As I watch my beloved Washington Redskins team finish off another disappointing season, I find myself drifting back to the good old days.  We had a great owner in Jack Kent Cooke, a great coach in Joe Gibbs, great players like Joe Theismann, John Riggins, Darrell Green, Art Monk, the Fun Bunch, the Hogs, and so many more.  But in my mind, the true hero of the franchise was a man named Bobby Beathard.

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The great Bobby Beathard

So what was his secret?  He believed in avoiding the temptation of being blinded by the skill of a player, and instead, he looked for the raw athleticism and the will of the player.  He had little interest in searching for a player who was displaying all sorts of talent now.  He was much more interested in a player who was displaying all sorts of athletic ability and heart.  He felt the skills could always be taught – but not the will.

Isn’t it funny how lessons like this can quietly enter into the fabric of our soul?  I was just graduating from college when I read about Bobby Beathard and when I learned those lessons firsthand, and yet, it continues to be a very powerful concept to me.  The  concept, skill versus will,  resonated with me, and it empowered me.

I totally believed that will would win over skill, and I began to unconsciously gravitate to various events to prove it.  After years of battling against my lack of size in basketball, I started running distance races.  I started with a 10k, and then I began to run half marathons, then marathons, and beyond.  These events were events that had little to do with height or muscle.  These were events that isolated the will from the skill, and I loved them.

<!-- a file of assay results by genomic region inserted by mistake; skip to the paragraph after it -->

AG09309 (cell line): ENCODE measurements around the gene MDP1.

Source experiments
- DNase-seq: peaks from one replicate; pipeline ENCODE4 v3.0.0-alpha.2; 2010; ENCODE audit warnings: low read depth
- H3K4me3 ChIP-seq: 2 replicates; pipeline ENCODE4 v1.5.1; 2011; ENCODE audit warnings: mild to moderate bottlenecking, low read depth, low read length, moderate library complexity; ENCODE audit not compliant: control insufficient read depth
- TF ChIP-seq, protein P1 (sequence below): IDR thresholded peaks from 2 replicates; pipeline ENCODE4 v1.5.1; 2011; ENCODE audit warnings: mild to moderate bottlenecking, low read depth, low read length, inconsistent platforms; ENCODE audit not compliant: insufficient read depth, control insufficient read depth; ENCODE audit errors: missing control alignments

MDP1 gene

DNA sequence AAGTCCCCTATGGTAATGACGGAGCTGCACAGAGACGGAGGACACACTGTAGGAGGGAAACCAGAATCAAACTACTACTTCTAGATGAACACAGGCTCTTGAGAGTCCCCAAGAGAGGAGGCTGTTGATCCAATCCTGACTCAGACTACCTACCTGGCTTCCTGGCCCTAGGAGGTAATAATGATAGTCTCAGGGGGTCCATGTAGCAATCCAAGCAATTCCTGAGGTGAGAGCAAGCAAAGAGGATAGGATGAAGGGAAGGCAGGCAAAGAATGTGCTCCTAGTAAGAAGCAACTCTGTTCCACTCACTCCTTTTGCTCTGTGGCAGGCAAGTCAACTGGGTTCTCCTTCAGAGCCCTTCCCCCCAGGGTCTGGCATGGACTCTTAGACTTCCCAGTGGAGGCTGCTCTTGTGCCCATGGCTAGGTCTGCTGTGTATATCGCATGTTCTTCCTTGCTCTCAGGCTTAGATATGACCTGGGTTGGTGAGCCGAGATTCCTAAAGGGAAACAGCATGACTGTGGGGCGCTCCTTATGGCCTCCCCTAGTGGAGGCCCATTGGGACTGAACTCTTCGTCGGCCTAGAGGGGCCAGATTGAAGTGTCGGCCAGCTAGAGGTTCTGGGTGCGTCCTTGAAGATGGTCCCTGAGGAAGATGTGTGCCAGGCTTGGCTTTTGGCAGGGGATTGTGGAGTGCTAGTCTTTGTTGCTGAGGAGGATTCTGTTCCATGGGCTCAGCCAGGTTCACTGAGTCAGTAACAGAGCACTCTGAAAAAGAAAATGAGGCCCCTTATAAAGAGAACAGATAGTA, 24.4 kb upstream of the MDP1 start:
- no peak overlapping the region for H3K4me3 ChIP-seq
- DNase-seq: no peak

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Feeling good on “Skill vs. Will Day”

To this day, I still search for various tests of “will versus skill.”  My most recent test was a climb I made to the top of Mt. Kilimanjaro last month.  I wrote a lengthy story about it, but I’ll save you the trouble of having to read it.  I pulled a few muscles in training, injured an ankle, had some gear that was less than perfect, and I battled a stomach that decided it didn’t want to eat for six days.  It was a bit humbling, and at times, a tad embarrassing because I couldn’t help but compare myself to the other climbers next to me.  But when it came to the actual climb from 15,000’ to 19,341’, or as I called it, “Skill vs. Will Day,” I was finally in my element, and I could not have been happier.

I don’t tell you about this because I want to brag: Believe me, I wasn’t a pretty sight to see when I came off that mountain.  I tell this to you to remind you about you!  We have a new year coming up.  If you’ve read my BLArticles,® you know how I feel about New Years.  If it’s been a tough year, it’s just about behind you.  If it’s been a good year, why would you not be excited to jump into the new one that’s just about here?   It’s a can’t miss holiday!

Why can’t this be your year?  What’s holding you back… a lack of skill?  You’ll learn the skill because almost anyone can learn the skill.  It’s overrated anyhow.  What everyone cannot learn is the will, and yet, that’s something that is 100% in your control.  There are no barriers of entry, and all you need is a personal hunger, a willingness to work hard, a desire to succeed, and a belief in you.  As a matter of fact, the only real obstacle to tapping into your will is that you have to make a conscious effort to do so.

Happy holidays, and here’s to a wonderful New Year.  Make it a year where you feel empowered to test your will.  Win, lose, or draw, I promise, if you do, it will be a year you’ll never forget.

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